Sta-Lok has been engineering and fabricating terminals for 40 years and offers mechanical fittings for metric and inch-dimension stainless-steel wire. The maker provides eye, fork, stud, toggle, stemball, insulator fittings, and even has body length variations that can compensate for the removal of a failing swage.

The internal wedge slides like a sleeve over the inner strands of unwound 1×19 wire, and another component called a former acts like a bushing as the socket-like fitting tightens down on the outer strands. It also makes the terminal easier to use with right-laid wire, which can be accidentally unwound with Norseman terminals (though not with Hi-Mod).

Torque delivered by a large wrench forces the wire and wedge tighter and tighter into the compressing socket. The 316 stainless-steel fittings showed no sign of magnetism, which is evidence of high quality, high-nickel and chrome content austenitic stainless-steel.

Another big plus is the reusability of these fittings. Simply disassemble the fitting, and its ready to be reinstalled, as long as another unused wedge is available. Sta-Lok also offers wedges for use with 7×7, 7×19 and Dyform wire ropes.

Each of the three systems we evaluated followed a similar assembly process. The main difference is in how the cone or wedge (when used) interfaced with the socket and other components during the compression process. The Sta-Lok fitting bends the ends of the cover yarns over the top of the wedge. The Norseman bends those yarns twice, once to form them over the top of the wedge, and once to straighten them again. Theres no bend of the yarns with the Hi-Mod.


We noted that there were far more similarities than differences among these three terminal brands. All were machined from impressive, nonmagnetic, austenitic, 316 stainless steel, and all used thread-induced compression to wedge outer wire strands and squeeze inner strands to resist slippage. The finish quality of the Hi-Mod was outstanding, and it, along with Norseman, engraved the wire size on the terminal, a seemingly minor but important value added.

Both Hi-Mod and Sta-Lok use a cup-shaped insert to help guide the ends of the outer strands into compliance, although in each case, the insert serves a slightly different purpose; the Hi-Mod keeps the outer yards from turning, and the Sta-Lok helps form the wires around the wedge. Norseman foregoes a crown (or shaper), and instead relies on the concave shape of the interior of the end fitting to evenly bend the wires. We found that putting up the Hi-Mod and Sta-Lok terminals was made easier with the added inserts. However, we had no trouble with the Norseman approach, as long as we paid close attention to relocating the outer wires evenly and making sure none were caught in the cones expansion slot.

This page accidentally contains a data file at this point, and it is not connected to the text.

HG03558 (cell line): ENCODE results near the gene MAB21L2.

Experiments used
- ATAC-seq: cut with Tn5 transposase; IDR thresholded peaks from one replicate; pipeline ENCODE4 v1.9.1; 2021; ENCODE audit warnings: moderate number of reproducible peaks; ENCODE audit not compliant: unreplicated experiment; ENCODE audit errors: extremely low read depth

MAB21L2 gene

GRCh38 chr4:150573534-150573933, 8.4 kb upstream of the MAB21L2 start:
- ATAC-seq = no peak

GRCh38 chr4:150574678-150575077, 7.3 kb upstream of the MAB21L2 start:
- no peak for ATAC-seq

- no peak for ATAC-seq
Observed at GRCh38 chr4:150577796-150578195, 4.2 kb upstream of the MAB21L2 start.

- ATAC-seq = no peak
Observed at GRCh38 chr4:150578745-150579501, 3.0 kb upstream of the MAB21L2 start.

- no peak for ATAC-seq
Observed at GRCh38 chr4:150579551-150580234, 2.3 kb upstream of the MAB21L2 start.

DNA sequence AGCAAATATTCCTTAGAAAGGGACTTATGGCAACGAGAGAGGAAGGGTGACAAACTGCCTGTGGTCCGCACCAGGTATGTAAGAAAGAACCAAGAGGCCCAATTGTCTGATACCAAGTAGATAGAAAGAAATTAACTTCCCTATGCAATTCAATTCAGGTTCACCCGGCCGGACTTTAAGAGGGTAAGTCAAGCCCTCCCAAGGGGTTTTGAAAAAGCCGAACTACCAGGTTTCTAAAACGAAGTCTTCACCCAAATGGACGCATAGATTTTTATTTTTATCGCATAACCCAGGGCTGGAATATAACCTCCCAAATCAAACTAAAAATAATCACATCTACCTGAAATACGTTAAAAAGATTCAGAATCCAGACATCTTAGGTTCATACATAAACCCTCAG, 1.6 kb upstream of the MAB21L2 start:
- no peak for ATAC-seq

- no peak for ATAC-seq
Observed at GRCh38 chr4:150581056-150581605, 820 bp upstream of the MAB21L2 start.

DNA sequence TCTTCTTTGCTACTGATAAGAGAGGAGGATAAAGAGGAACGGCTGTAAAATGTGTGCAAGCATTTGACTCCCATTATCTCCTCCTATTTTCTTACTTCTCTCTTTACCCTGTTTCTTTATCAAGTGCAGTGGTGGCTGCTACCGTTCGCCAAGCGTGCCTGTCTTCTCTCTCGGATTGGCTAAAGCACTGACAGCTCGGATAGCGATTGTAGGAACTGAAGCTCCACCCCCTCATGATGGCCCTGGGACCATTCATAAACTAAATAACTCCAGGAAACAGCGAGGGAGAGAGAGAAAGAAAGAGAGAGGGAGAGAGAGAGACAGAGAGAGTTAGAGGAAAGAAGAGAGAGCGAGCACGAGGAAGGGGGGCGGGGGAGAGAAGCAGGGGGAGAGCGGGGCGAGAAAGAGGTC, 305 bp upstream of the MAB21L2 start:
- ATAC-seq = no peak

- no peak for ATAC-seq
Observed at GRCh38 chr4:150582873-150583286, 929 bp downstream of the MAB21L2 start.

Sta-Lok was the lightest and most compact terminal. Hi-Mod was the best finished, and the Norseman is a sea-proven workhorse. All of these products are manufactured in the United Kingdom, and after our near photo-finish first round, we came away feeling that all three are exemplary products, well-engineered, and built to exacting standards.

Hi-Mod, with its ring-crown, bushing-like wire aligner and superb finish nosed out competitors for the Best choice pick, but not by much. Those looking to get the most bang for the buck should consider the Sta-Lok and Norseman, both of which are prime value candidates. Buyers likely will be able to find the Norseman products at a deep discount given that the company is no longer in business.

Mechanical Terminals
Screw-on Rigging Terminals
Sta-Lok and Hi-Mod Take New Twist on Twist
Screw-on Rigging Terminals
Darrell Nicholson
Practical Sailor has been independently testing and reporting on sailboats and sailing gear for more than 50 years. Supported entirely by subscribers, Practical Sailor accepts no advertising. Its independent tests are carried out by experienced sailors and marine industry professionals dedicated to providing objective evaluation and reporting about boats, gear, and the skills required to cross oceans. Practical Sailor is edited by Darrell Nicholson, a long-time liveaboard sailor and trans-Pacific cruiser who has been director of Belvoir Media Group's marine division since 2005. He holds a U.S. Coast Guard 100-ton Master license, has logged tens of thousands of miles in three oceans, and has skippered everything from pilot boats to day charter cats. His weekly blog Inside Practical Sailor offers an inside look at current research and gear tests at Practical Sailor, while his award-winning column,"Rhumb Lines," tracks boating trends and reflects upon the sailing life. He sails a Sparkman & Stephens-designed Yankee 30 out of St. Petersburg, Florida. You can reach him by email at


  1. I’m looking forward to when you report on the comparison of Dyneema type lines v Steel lines for Standing rigging.
    On the plus side is the fact that we could easily store enough Dyneema rigging in a small space for replacement if/when needed, compared to an unwieldy coil of steel and the accompanying steel fittings.
    Dyneema is the easiest line to splice compared to any other line out there and it’s strength is much higher for equivalent diameter steel line. Several production boats are now offering Dyneema type rigging.
    Not sure of the ‘Cons’

  2. Given the common wisdom of replacing the rig every ten years, I am left wondering if there is a risk in the re-use of the Sta-Lok and other compression type fittings. Even with new cones, aren’t you still using a stainless fixture that could be 20 + years old?

    Having just had a back stay failure, I am faced with replacement options. The boat is rigged with Sta-Lok and my first inclination was to replace the wire and re use the Sta-Lok fittings with new cones. The rig failure by the way was due to an insulator failure and the replacement will not include insulators. A rigger I consulted leans slightly towards swaging, primarily due to cost but also as a matter of questioning the potential risk of using a part, however well made, that is older than her children.